Geography is Wrong December 9, 2012Posted by Mark Folse in A Fiction, The Narrative, The Typist, Toulouse Street.
add a comment
Geography is wrong. The world has its edges. You first discover this in school, especially if you are a quiet or odd child. Forget Pythagoras. Whatever your teacher said about a circular world you begin to find its corners, in retreat or in escape. Definite rectangles. Less tangible than the globe in the corner but clearly there.
Later, older and out in the world, you discover its edges.
This one is beautiful, indefinite, a faint, prismatic progression from sky to sea blue. You wonder if it has a sound, water falling over the edge like the surf on the rocks below you but steadier, a sound like sunlight on the skin, bound to the edge like the sun to its circuit. I can no more hear it from here than I can sunbathe at midnight, but I can imagine it and for now, that is enough. This is a quiet corner like those you remember from childhood, perfectly suited to lapses into imagination. I have had enough of edges—the crumbling soft rock and plummeting air, the hard mathematical choices, knives like laughter—and prefer this one keeps its distance for now: remote, beautiful and available.
There are two ways down from this rolling hill. One leads through the scrub to a road that leads to a highway that leads to an airport where planes roar backward and tail first in time toward places I have been and will not visit again. The other wanders lazily down until it is it cloven into two forks: left toward town, right toward the beach. Not a complicated choice and one completely out of your hands. You either need to go into town for something, groceries and bit of human company as you sip a beer, or you need nothing and want nothing and so go down to the beach, lay in the warm sand with your head pillowed on a spare towel, and look toward that striated edge-sky in the distance.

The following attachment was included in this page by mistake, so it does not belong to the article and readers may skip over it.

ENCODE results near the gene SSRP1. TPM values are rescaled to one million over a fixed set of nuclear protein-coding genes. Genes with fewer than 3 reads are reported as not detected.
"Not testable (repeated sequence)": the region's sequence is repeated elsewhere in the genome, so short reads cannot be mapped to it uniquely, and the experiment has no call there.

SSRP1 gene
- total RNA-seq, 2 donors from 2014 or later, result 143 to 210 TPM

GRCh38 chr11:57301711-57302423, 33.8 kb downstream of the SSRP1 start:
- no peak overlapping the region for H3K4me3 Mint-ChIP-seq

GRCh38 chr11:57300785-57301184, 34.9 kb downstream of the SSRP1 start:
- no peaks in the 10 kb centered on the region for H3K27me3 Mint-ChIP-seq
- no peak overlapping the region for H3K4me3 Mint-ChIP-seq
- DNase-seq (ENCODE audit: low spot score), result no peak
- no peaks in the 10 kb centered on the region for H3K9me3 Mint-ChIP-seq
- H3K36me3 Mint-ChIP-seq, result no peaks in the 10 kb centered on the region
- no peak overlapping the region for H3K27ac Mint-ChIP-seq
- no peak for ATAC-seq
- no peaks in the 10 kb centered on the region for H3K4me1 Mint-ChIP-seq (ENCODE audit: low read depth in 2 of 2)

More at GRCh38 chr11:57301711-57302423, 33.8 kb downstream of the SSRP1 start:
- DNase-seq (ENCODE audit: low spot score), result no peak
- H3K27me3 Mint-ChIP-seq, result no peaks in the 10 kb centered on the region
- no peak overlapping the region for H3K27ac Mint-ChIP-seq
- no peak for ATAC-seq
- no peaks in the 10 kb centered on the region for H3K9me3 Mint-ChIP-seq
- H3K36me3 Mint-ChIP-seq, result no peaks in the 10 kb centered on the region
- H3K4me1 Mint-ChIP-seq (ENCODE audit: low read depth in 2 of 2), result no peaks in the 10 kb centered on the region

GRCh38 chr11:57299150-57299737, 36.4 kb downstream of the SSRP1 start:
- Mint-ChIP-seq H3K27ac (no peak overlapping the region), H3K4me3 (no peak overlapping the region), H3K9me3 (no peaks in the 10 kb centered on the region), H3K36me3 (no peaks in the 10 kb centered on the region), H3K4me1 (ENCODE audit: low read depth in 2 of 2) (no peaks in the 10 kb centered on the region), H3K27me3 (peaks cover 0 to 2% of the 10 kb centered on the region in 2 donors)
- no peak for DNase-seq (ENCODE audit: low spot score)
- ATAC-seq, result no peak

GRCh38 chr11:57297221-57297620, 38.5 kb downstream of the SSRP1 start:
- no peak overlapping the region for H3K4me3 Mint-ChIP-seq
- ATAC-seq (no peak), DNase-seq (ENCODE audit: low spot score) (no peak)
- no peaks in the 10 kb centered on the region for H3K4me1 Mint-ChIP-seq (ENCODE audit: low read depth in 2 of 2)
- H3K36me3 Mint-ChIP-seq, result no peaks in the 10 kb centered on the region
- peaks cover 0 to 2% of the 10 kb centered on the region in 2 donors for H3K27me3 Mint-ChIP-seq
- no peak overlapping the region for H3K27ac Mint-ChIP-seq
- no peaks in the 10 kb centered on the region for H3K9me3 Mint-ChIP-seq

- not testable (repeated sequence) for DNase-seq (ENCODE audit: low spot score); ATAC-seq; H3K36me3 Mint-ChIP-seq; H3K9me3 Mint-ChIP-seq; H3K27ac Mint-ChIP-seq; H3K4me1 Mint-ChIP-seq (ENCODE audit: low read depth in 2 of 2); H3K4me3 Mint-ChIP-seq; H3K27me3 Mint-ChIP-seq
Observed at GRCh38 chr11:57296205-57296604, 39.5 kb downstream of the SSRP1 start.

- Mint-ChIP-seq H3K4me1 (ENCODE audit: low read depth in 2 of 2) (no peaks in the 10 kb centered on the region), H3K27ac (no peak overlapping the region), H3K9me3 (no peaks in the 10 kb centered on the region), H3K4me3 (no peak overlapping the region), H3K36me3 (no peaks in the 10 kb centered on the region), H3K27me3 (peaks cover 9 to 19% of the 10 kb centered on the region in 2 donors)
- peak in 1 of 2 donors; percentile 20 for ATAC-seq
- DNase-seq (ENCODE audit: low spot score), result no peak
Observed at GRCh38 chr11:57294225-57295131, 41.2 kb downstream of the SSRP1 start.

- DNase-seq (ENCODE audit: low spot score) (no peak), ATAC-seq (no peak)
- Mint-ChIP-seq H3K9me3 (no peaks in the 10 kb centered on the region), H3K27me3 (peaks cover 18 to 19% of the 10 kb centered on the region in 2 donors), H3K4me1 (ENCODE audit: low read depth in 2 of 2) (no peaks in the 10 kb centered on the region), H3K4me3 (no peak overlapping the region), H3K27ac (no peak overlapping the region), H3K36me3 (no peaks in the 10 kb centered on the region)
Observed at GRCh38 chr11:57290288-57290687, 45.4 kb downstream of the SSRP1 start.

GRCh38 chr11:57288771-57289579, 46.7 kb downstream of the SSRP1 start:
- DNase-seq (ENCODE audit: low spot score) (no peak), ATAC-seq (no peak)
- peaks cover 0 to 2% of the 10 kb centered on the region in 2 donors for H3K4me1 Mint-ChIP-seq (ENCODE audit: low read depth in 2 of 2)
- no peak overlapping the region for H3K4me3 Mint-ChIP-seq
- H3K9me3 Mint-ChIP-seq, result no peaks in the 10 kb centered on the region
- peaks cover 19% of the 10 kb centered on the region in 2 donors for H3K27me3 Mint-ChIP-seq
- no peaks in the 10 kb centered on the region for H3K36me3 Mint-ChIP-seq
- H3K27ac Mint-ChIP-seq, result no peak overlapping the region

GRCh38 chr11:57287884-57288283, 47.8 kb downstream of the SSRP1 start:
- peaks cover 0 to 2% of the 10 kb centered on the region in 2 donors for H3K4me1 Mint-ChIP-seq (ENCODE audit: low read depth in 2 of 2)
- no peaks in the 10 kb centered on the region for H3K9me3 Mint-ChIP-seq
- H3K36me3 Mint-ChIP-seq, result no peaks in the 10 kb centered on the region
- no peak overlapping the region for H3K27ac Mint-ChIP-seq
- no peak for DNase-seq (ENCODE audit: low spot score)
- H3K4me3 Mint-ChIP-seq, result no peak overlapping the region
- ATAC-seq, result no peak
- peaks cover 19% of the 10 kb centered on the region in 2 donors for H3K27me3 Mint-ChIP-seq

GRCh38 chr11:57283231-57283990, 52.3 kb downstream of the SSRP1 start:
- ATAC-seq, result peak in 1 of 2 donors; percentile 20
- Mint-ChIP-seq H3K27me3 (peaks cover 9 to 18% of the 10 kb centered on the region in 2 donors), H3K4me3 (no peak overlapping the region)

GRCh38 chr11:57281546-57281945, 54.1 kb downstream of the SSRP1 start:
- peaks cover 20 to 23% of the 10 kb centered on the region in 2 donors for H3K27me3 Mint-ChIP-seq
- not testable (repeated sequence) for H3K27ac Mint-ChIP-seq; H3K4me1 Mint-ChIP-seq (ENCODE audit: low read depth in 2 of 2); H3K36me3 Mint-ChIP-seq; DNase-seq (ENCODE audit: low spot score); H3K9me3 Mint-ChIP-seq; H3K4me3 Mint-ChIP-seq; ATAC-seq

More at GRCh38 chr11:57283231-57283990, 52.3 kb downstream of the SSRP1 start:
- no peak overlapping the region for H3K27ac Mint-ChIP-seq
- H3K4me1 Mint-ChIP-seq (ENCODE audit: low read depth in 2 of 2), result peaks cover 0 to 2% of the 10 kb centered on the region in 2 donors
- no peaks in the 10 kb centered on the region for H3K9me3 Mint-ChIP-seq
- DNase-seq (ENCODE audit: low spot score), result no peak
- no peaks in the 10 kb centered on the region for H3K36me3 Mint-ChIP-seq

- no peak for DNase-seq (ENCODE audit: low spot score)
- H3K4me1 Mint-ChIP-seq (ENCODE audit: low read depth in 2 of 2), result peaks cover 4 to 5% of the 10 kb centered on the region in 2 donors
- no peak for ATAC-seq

I arrived here, passport expired, with just enough money in a distant bank to make myself welcome. There is no need to renew my papers. Dollars are introduction enough and I am in no hurry to go. As long as the money lasts I am greeted at the market, poured my regular beer without asking, and mostly left alone. I ignore my fellow countrymen whenever I can, who arrive here only by accident or worse, driven by a sense of adventure I recognize and avoid. I wear the loose-fitting local clothes and a straw hat and let the sun be my disguise. Cornered, I smile and shrug and hold up my hands to say, not much, then direct them towards the magnificent cliffs further up the road, the explosions of surf, the rugged, sculptured stone, the cliff divers. I recommend a hotel there I have never visited and walk back up the sloping path toward the cottage.
I stop at the fork, select a comfortable rock and watch a liquid sun slowly pour over the horizon, spreading a molten orange line that momentarily illuminates the edge. I wait for the green flash, a signal to proceed, but it does not come. A shadowless twilight illuminates the path. The further I go from the shore the more the surf takes on the steady roar as of water over a cataract. Someday the green flash will come, and I will know it is time to go. Until then the sound of distant water lulls me to sleep.